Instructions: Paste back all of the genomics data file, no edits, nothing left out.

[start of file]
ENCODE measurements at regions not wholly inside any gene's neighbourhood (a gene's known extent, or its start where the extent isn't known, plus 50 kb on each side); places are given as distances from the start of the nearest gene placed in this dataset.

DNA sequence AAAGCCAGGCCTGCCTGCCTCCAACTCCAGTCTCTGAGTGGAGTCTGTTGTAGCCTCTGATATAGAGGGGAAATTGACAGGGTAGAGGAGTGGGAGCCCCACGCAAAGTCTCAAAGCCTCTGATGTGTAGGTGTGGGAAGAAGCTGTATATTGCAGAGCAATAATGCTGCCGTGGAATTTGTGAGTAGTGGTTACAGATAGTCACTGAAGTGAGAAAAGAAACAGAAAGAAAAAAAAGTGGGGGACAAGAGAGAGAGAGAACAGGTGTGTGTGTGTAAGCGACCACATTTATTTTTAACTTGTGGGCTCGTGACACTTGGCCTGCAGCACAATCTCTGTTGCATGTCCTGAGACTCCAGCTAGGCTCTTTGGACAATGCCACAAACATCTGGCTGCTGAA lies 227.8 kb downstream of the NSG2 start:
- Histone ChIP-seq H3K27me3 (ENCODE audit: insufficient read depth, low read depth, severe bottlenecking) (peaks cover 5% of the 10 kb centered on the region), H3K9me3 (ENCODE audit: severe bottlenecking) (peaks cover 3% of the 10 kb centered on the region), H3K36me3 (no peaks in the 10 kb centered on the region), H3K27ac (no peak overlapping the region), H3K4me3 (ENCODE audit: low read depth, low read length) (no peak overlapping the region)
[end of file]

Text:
ENCODE measurements at regions not wholly inside any gene's neighbourhood (a gene's known extent, or its start where the extent isn't known, plus 50 kb on each side); places are given as distances from the start of the nearest gene placed in this dataset.

DNA sequence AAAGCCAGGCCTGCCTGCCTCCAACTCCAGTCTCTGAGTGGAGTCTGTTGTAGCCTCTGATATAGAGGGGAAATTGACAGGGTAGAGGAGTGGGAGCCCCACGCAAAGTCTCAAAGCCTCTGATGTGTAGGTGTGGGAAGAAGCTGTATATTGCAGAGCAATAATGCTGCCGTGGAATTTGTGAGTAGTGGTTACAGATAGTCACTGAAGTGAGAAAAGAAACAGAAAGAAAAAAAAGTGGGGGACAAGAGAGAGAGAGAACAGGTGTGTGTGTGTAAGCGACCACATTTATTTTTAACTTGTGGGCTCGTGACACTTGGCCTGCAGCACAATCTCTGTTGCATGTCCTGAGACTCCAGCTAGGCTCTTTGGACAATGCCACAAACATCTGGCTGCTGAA lies 227.8 kb downstream of the NSG2 start:
- Histone ChIP-seq H3K27me3 (ENCODE audit: insufficient read depth, low read depth, severe bottlenecking) (peaks cover 5% of the 10 kb centered on the region), H3K9me3 (ENCODE audit: severe bottlenecking) (peaks cover 3% of the 10 kb centered on the region), H3K36me3 (no peaks in the 10 kb centered on the region), H3K27ac (no peak overlapping the region), H3K4me3 (ENCODE audit: low read depth, low read length) (no peak overlapping the region)